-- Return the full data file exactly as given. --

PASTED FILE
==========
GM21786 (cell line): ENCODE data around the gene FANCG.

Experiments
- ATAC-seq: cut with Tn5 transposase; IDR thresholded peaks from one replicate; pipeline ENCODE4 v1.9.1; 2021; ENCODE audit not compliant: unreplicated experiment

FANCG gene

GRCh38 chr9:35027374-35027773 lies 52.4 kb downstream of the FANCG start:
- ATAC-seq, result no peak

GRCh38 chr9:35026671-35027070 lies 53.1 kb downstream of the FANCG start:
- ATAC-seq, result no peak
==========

GM21786 (cell line): ENCODE data around the gene FANCG.

Experiments
- ATAC-seq: cut with Tn5 transposase; IDR thresholded peaks from one replicate; pipeline ENCODE4 v1.9.1; 2021; ENCODE audit not compliant: unreplicated experiment

FANCG gene

GRCh38 chr9:35027374-35027773 lies 52.4 kb downstream of the FANCG start:
- ATAC-seq, result no peak

GRCh38 chr9:35026671-35027070 lies 53.1 kb downstream of the FANCG start:
- ATAC-seq, result no peak